Treating nails with chitosan: Polichem S.A. discloses the use of chitosan to increase nail growth rate and to treat nail disorders.8 The described invention uses chitosan, a chitosan derivative or a physiologically acceptable salt thereof. The invention is further indicated for use in accelerating nail growth during treatment of nail diseases, nail dystrophy or other nail conditions to considerably shorten the specific treatments of the nail inflictions. The composition shown in Formula 6 had a clear, homogeneous appearance even after prolonged storage. Moreover, when applied on the nails, the liquid formed a nonsticky, elastic film that could strongly adhere to the nail surface.

Nail lacquer additive: Evonik Degussa GmbH discloses a shiny and scratch-proof nail varnish obtained via the addition of silanes to nail lacquer.9 The additives contain at least one silane and one solvent; water; and a catalyst selected from: hydrochloric, nitric, phosphoric, sulfuric, formic, propionic, acetic or citric acid or their mixture. The additive is mixed with conventional or unconventional nail lacquers and prepared from: 10% w/w orthosilicate (and) tetraethoxysilane; 50% methyltriethoxysilaneb; 12 % nitric acid (1%); 12% propanol and 16% butyl acetate. The additive was mixed at 10% with 90% available nail lacquer.

Scratch-proof silane nail varnish: Evonik Degussa GmbH also discloses the formation of a shiny and scratch-proof nail varnish through addition of silanes to nail lacquer.10 The additives contain at least one silane and one solvent and are mixed with conventional or unconventional nail lacquers. Thus, an additive was composed from 30 g tetraethyl orthosilicate (and) tetraethoxysilaneb and 30 g butyl acetate in an impeller blade mixer. The additive was mixed at 5% with 95% available nail lacquer.

Spectrophotometric SPF evaluation: Bleasel et al. have published on the in vitro evaluation of sun protection factors (SPFs) of sunscreen agents using a novel UV spectrophotometric technique.11 The method described determines the low and high value SPF of sunscreens using artificial substrates and a novel pseudo-double-beam (PDB) mode of operation of a standard double beam UV spectrophotometer. This technique allows transmittance to be calculated from detector responses of reference and sample beams measured at different gain levels. The method facilitates the accurate quantification of low levels of electromagnetic radiation transmitted through highly absorbing samples.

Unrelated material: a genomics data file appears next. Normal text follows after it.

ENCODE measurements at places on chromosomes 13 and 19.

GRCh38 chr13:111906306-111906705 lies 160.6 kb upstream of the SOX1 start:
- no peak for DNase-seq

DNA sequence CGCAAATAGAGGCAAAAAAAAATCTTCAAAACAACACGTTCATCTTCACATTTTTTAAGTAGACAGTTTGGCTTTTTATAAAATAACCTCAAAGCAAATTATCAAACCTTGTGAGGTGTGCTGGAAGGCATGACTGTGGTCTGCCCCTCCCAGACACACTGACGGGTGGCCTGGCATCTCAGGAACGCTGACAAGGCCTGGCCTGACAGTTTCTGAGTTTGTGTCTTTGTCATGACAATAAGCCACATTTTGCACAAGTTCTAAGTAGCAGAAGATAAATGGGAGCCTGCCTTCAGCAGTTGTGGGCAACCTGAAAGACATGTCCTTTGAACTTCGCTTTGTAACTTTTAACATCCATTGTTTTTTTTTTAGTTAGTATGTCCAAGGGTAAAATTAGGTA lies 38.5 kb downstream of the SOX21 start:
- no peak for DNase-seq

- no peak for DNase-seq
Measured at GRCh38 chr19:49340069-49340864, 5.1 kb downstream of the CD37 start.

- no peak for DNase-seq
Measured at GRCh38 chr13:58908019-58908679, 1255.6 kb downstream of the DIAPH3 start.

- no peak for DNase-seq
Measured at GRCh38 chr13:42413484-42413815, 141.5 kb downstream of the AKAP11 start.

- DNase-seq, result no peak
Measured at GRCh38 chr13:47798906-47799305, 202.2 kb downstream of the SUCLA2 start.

The standard double beam UV spectrophotometer was modified to hold quartz diffusing plates onto which a substrate—Transpore adhesive tape or human SC obtained from a skin surface biopsy (SSB)—and the sunscreens to be tested were applied. The PDB mode of operation increased the effective linear range of the detector response of the spectrophotometer by approximately 20,000-fold, enabling the in vitro SPF determination technique to be applied to both high and low SPF value sunscreens. Eight commercial sunscreens with known SPF values of 4–77, previously determined by in vivo methods, were tested using both test substrates and correlations between the in vivo and in vitro values. The SPF values measured using the described in vitro method correlated well with the known in vivo results—Transpore tape, R2 = 0.611 : SSB, R2 = 0.7928). However, the in vitro SPF obtained for one of the tested products differed substantially from the cited in vivo SPF value. The independent in vitro and in vivo re-evaluation of the SPF of this product matched the value predicted by the present method much more closely than the originally cited in vivo value. All determined SPF values were ordered correctly in comparison with their in vivo ranking, and the technique appeared to correctly identify a sunscreen that had a labeled SPF value that was significantly higher than its true SPF.

Water-soluble UV filter: Beiersdorf AG discloses cosmetic preparations with water-soluble UV filters and a vinylpyrrolidone/acrylic acid copolymer.12 The cosmetic preparations contain one or more water-soluble UV photoprotective filters selected from 2-phenylbenzimidazole-5-sulfonic acid and the sodium, potassium and triethanol ammonium salts thereof, as well as phenylene-1,4-bis-(2-benzimidazyl)-3,3’-5,5’-tetrasulfonic acid and the sodium, potassium and triethanolammonium salts thereof; and a copolymer of vinylpyrrolidone and acrylic acid. An example is shown in Formula 7.